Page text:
Fee freeze for pollution control

Fees charged by local councils and the Environment Agency to regulate businesses are expected to stay largely the same over the next financial year, according to a consultation issued in September.

The Environment Agency and environment department (DEFRA) intend to freeze the fees charged for regulating polluting activities until April 2012. But some fees will rise to fund better monitoring and response services.

The plans were published in consultations in late September.1,2 They are a response to the current economic situation and reflect the public sector’s two-year pay freeze. With inflation running at 3-5%, the regulators will need to meet any cost increases with efficiency savings.

About 19,000 businesses regulated by local councils will benefit. The fees they pay rose by only 1.15% on average this financial year (ENDS Report 422, p 37). The agency’s increase was similar.

But the consultation for the Local Air Pollution Prevention and Control (LAPPC) and Local Authority Integrated Pollution Prevention and Control (LA-IPPC) regimes proposes charging £50 for payments more than eight weeks outstanding. Councils can withdraw permits, without right to appeal, for persistent non-payment.

Further charges are also proposed for joint waste and LAPPC (also known as part B) installations. LAPPC sites that must report emissions to the European pollutant inventory (ENDS Report 423, p 23) would pay an extra £99 annually.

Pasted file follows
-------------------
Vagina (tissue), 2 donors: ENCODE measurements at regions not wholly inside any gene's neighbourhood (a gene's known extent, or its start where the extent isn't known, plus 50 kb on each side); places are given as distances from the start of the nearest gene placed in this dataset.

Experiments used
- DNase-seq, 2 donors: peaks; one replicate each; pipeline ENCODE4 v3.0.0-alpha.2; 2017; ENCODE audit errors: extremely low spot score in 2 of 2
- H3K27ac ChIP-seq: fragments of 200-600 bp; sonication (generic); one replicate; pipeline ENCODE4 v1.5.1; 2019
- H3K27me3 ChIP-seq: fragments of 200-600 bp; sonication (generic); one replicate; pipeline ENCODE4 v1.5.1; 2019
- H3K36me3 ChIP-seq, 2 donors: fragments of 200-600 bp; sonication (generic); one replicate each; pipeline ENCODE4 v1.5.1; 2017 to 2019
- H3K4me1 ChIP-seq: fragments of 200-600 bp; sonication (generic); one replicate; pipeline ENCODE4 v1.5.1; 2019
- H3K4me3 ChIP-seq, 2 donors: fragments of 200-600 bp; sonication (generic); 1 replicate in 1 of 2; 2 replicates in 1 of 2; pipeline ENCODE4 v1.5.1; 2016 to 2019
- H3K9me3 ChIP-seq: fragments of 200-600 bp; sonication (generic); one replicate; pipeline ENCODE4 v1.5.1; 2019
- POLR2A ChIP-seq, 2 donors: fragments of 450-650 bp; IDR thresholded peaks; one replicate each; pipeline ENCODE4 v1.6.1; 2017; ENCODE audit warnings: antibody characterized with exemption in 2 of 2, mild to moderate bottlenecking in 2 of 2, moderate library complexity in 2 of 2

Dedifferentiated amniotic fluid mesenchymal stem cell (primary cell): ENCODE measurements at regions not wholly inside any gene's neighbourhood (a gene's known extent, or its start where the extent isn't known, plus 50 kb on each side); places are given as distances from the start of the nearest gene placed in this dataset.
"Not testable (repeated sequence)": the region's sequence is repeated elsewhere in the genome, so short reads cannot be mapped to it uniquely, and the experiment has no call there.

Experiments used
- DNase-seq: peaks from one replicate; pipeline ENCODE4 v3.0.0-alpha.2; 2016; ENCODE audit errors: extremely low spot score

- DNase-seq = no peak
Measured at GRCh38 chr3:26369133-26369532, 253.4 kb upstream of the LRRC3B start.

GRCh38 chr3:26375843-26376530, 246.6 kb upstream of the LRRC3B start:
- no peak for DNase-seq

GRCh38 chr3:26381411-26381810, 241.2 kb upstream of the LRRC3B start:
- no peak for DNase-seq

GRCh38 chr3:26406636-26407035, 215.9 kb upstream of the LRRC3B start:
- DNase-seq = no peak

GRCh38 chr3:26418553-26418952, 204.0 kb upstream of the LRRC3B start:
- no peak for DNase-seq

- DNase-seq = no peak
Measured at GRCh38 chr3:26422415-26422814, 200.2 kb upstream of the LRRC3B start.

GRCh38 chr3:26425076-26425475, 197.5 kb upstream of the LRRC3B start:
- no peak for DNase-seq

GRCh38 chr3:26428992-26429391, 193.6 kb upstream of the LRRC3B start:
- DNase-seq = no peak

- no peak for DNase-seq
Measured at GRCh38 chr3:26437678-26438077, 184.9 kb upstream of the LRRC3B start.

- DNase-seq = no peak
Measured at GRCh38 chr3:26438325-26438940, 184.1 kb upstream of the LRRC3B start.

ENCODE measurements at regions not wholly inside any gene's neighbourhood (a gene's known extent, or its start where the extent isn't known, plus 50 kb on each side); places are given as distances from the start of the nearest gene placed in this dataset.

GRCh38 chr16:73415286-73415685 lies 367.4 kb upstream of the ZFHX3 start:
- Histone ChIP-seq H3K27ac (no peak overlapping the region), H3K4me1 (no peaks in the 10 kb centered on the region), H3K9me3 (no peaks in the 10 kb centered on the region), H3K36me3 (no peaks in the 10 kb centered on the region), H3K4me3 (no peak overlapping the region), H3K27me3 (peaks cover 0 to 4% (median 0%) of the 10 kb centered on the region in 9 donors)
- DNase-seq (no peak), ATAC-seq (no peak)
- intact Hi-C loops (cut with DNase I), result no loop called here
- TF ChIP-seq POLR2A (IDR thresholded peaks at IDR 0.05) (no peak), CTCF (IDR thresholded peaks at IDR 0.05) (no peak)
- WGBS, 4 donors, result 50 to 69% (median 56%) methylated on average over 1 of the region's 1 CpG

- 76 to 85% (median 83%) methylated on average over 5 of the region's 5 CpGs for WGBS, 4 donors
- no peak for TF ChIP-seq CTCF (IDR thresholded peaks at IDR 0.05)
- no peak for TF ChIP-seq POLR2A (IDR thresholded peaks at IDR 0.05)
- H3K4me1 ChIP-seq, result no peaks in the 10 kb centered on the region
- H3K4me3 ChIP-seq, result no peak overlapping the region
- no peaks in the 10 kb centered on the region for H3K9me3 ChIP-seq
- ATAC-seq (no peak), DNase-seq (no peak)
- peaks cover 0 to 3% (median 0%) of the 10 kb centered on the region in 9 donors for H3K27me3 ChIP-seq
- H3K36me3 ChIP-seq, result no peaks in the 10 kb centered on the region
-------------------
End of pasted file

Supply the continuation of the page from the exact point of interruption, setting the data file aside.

DEFRA plans to extend the availability of reduced fees for mothballed plants from a year to 36 months.

The Environment Agency’s board has approved the freezing of fees for water discharges from LA-IPPC sites.

While the agency does not intend changing baseline charges, it wants to make a number of important alterations.

An extended series of reduced-fee standard permits should be available from April next year. This should include a new one for existing, small-scale end-of-life vehicle scrapyards. But fees will increase from about £540 to £760.

Some permit applications for mobile plant will be cut and the annual subsistence charge is expected to go. The agency proposes charging for each application to deploy plant.

The operational risk appraisal (OPRA) scheme will be modified to put less weight on minor non-compliances with environmental permit conditions. This will save firms about £100,000 a year in total.

Waste facilities and industrial installations will be charged 1.3% more to fund the agency’s £1.2m a year air quality incident response unit.

Subsistence charges for power station operators will rise by 10% to fund the new regulatory regime for carbon capture and storage (CCS). The consultation proposes funding its regulation by deeming CCS installations to be in OPRA band E.

Charges for nuclear operators will rise 2.8% to fund greater monitoring activities.

Changes will also apply to aircraft operators’ charges under the EU emissions trading scheme, abstraction charges and some waste operations.

The agency is also seeking views on tentative proposals for full cost recovery for hydropower applications, flood risk management and how to integrate civil sanctions into OPRA.

Responses to DEFRA’s consultation must be made by 22 December. The Welsh Assembly Government will carry out a separate consultation on local council regulatory fees.

The Environment Agency’ consultation ends on 17 December.

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